SYNOPSIS – Drier air is moving into the Wiregrass, leading to mainly clear skies and slightly cooler air at night. We’ll still be hot by day, with highs reaching the lower 90s. Rain chances are negligible through the weekend, perhaps increasing by the middle of next week, depending on the track of the tropical wave we’re tracking in the Southwest Atlantic Ocean.
TONIGHT – Clear. Low near 70°. Winds light ENE.
TOMORROW – Mostly sunny. High near 93°. Winds E at 5-10 mph.
TOMORROW NIGHT – Clear. Low near 70°. Winds light E.
SAT: Mostly sunny. Low: 70° High: 93° 5%
SUN: Mostly sunny. Low: 71° High: 93° 5%
MON: Partly cloudy, slight rain chance. Low: 72° High: 92° 20%
TUE: Partly cloudy, isolated showers and thunderstorms. Low: 73° High: 91° 30%
WED: Scattered showers and thunderstorms. Low: 73° High: 88° 40%
THU: Mostly sunny. Low: 71° High: 92° 5%
COASTAL FORECAST FRIDAY – Light Chop on Coastal Lakes and Bays. Winds E at 10-15 kts. Seas 2-3 feet.
TROPICAL UPDATE – Gaston remains safely out to sea over the Central Atlantic. Meanwhile, the tropical wave we're tracking north of Hispaniola continues moving to the WNW. The visible satellite imagery Thursday afternoon shows a distinct low-level cloud swirl, but there is a lack of any deep thunderstorm activity. Thus, this system remains disorganized. However, conditions should become more favorable for development Friday and into the weekend as the low pressure moves towards the Southeast Gulf of Mexico. The computer model guidance from Thursday morning still varies quite a bit, ranging from Texas to the west coast of Florida. The models should come into better agreement once the circulation actually begins to develop. Right now it's still too disorganized for the computer models to get a good grasp. Regarding the strength, most models suggest gradual strengthening this weekend into a tropical storm, with some pointing towards a hurricane by early next week. There are some models that hint at explosive development, which is a possibility with water temps in the upper 80s, but far from a certainty. Keep paying attention as we monitor the latest developments. Once organization begins (assuming this happens), we'll have a much better idea on the ultimate track and strength.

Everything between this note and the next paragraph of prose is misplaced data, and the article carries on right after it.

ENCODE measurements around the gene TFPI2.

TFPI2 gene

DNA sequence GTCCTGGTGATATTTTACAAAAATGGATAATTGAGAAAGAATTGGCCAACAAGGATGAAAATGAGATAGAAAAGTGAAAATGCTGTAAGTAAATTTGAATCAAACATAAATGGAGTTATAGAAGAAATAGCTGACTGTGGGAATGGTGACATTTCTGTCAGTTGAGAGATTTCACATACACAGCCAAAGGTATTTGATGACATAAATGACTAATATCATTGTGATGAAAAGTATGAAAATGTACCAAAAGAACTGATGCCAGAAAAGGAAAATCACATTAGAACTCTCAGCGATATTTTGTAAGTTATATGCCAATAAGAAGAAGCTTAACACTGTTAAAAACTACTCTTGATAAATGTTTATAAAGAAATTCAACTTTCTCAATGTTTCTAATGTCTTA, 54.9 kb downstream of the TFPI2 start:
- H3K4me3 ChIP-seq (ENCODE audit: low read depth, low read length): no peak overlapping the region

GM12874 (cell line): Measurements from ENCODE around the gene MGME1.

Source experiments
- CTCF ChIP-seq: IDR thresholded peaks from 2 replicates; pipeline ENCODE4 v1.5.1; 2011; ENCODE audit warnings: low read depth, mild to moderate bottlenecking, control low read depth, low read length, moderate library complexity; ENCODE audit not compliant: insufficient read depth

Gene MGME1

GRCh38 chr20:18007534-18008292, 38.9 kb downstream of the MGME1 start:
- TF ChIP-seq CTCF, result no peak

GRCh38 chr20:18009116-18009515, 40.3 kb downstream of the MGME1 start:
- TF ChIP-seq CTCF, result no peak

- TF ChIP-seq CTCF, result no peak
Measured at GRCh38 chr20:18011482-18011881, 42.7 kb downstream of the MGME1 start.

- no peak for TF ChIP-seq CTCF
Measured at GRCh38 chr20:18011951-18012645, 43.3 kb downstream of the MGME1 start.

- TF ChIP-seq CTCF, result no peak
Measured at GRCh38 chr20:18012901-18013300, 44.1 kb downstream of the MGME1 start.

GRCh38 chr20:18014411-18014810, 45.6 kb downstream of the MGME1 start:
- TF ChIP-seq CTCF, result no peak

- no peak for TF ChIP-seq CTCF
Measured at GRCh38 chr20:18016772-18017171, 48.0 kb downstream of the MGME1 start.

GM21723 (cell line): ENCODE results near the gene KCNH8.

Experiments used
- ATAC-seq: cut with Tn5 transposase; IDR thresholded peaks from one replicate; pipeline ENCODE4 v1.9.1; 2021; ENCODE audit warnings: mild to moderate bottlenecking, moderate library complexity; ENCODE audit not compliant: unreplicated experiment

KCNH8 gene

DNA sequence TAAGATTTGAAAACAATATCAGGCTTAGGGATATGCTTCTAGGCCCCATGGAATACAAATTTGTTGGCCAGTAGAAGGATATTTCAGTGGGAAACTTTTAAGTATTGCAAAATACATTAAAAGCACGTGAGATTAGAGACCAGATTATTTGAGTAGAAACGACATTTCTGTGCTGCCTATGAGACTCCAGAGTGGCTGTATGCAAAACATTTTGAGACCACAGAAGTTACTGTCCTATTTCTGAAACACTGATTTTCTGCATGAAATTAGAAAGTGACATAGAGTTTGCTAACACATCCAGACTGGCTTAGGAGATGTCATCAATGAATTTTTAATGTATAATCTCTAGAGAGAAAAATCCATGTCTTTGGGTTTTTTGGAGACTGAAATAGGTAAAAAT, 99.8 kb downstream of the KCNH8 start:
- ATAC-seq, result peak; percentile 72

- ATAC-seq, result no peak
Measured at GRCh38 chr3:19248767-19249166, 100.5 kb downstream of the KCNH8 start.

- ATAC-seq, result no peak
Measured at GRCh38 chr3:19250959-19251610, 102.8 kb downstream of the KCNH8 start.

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WTVY 4Warn Weather Team, Chief Meteorologist David Paul, Evan Chickvara, Meteorologist Caroline Ritter, Meteorologist Lauren Linahan